Engineering bricks are required for any weight supporting brickwork, such as foundations. In addition, some bricklayers prefer to use engineering bricks at the base of buildings and around doorposts. You can discuss your needs with your bricklayer. Engineering bricks typically cost around £2 or less each if you purchase them by the 1,000.
Clay-facing bricks feature a facing on one side of the brick, typically intended to add visual appeal. These bricks cost more and may run over £7 each. However, they can allow you to create a visually distinctive shed, with different colours and patterns to choose from.
Breeze blocks can be as small as bricks. These feature holes to allow air to move through – making them a good option for a shed that is also being used as a seating area. However, they are not suitable for keeping a space dry.
Types Of Roofs For Your Brick Outhouse
Roofing is an important part of any outbuilding. You’ll normally choose a wood frame for the roof, over which you can put any of a larger number of materials.
- Galvanised steel – Durable and low maintenance and starts from £11 per square metre
- Tin Sheets – Cheaper than steel but less durable, normally starts from £8 per square metre
- Bitumen roofing felt – Cheap, waterproof, and durable but requires an under-roof. However, prices start from £2 per square metre
- EPDM Membrane/Rubber – Highly waterproof but requires an under-roof such as metal or wood. Costs from £8 per square metre.
- Wood – Wood boards are beautiful but require consistent maintenance. Costs from £25 per square metre
- Glass – Typically starts from £300 per square metre
- Shingles – Durable and classic, but cost from £40 per square metre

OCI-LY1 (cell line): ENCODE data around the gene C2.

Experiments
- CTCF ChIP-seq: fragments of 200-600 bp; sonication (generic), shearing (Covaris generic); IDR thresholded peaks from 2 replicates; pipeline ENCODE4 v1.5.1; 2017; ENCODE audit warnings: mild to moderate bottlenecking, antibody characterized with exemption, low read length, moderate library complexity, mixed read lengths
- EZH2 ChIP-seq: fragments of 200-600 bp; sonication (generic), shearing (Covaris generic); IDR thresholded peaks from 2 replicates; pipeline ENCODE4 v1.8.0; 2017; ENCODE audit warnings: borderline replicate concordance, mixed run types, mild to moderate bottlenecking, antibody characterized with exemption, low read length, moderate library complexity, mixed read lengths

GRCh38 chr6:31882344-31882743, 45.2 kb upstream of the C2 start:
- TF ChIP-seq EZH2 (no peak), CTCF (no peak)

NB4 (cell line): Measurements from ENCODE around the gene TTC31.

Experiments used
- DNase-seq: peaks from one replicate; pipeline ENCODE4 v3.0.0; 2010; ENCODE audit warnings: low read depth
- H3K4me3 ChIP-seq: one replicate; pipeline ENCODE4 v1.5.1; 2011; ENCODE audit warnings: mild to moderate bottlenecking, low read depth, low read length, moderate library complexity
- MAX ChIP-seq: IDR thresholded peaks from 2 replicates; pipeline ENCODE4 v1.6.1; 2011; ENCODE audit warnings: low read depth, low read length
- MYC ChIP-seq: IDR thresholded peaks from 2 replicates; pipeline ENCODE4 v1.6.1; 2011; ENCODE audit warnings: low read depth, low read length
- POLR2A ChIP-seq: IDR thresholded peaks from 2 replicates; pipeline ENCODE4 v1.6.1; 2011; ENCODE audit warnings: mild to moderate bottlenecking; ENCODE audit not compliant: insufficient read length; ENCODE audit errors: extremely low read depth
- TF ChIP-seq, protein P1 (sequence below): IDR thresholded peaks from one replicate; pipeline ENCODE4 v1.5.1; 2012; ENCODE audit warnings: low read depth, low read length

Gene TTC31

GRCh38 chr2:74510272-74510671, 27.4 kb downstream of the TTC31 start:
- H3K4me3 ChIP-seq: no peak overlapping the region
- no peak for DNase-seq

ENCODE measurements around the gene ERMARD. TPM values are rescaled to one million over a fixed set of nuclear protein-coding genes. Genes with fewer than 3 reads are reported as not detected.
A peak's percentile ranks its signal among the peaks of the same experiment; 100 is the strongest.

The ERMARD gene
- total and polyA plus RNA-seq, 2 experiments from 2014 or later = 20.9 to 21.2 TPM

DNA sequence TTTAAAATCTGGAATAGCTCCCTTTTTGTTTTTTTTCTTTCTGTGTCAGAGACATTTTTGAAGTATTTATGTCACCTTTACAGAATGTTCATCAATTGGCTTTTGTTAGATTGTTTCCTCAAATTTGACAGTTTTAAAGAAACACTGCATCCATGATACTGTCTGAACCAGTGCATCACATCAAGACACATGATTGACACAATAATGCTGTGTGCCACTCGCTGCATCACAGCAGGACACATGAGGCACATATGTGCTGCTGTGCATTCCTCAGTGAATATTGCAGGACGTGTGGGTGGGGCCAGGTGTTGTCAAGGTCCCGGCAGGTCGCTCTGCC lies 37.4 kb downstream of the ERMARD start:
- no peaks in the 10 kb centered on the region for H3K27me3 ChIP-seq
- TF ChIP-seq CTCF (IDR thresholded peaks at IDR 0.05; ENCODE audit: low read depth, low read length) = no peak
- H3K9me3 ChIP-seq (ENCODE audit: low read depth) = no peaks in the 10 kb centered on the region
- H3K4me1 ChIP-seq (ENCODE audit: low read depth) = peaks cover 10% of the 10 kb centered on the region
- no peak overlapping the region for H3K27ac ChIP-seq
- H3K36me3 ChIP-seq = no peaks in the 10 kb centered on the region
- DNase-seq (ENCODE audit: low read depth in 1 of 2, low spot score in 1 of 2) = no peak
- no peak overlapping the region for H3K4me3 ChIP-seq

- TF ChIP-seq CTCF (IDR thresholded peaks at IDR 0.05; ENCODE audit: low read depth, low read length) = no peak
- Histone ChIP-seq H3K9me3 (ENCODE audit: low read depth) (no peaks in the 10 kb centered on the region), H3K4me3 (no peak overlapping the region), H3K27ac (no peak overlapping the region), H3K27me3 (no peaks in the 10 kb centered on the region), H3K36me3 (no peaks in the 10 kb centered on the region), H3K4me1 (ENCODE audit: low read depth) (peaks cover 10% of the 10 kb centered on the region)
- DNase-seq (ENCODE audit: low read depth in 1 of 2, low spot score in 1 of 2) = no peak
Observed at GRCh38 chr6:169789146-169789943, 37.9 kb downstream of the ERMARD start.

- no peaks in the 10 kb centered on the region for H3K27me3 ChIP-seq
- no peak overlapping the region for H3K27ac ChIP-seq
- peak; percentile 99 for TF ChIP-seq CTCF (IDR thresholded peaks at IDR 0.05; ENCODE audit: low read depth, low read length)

In every case, you’ll want a wood subframe for your roof. You may also lay multiplex over that. From there, you can add your final roofing material and waterproofing agents.
Brick Structure Benefits
There are plenty of reasons to choose brick for your storage building. However, brick isn’t always the right choice, so you’ll want to compare all of your options before making a decision.
- Maintenance – Brick is low maintenance, especially compared to wood.
- Longevity – Brick is rated for 100+ years, making it one of the most durable building materials you can choose.
- Repair – If some of your bricks are damaged, you can replace them without tearing out the whole wall.
- Insulative – Brick is a good insulator meaning your shed will stay cool in summer and warm in winter.
Many people also choose to work with brick because it adds more to the value of a home than a similar wooden outbuilding.
If you’re hiring a bricklayer to put in your brick shed, it’s important to ensure they’re qualified, competent, and priced according to your budget.
- Are they a Registered Competent Person? Do they have a registration number?
- What is their quote for the project? Does the quote include materials?
- Is there a workmanship guarantee?
- Is liability and workers’ compensation included?
- Do they cover all of your project needs? E.g., foundation, bricklaying, roofing? Or just one?
- Can they give you a quote with project expectations outlined in writing?
- Are they available in a timeline that meets your needs?
- Do they handle Notifications for you?
- Is the company reviewed online?
- Do they have photos of their existing work?
In most cases, you can get and compare quotes from building contractors. This will also give you the chance to talk to the individual people doing the work – so you’ll have a better idea of whether or not you’d like to work with them.
If you want to fit your garden with a brick shed or storage area, you can expect costs to average around £6,000. However, that rate can go up or down depending on the size of the building, the cost of labour, fittings, and even what kind of brick you choose. The best option is to get a quote from at least three local bricklayers, compare those, and choose the best one.
If you’re ready to get started, fill out the form at the top of the page to get brick building quotes today.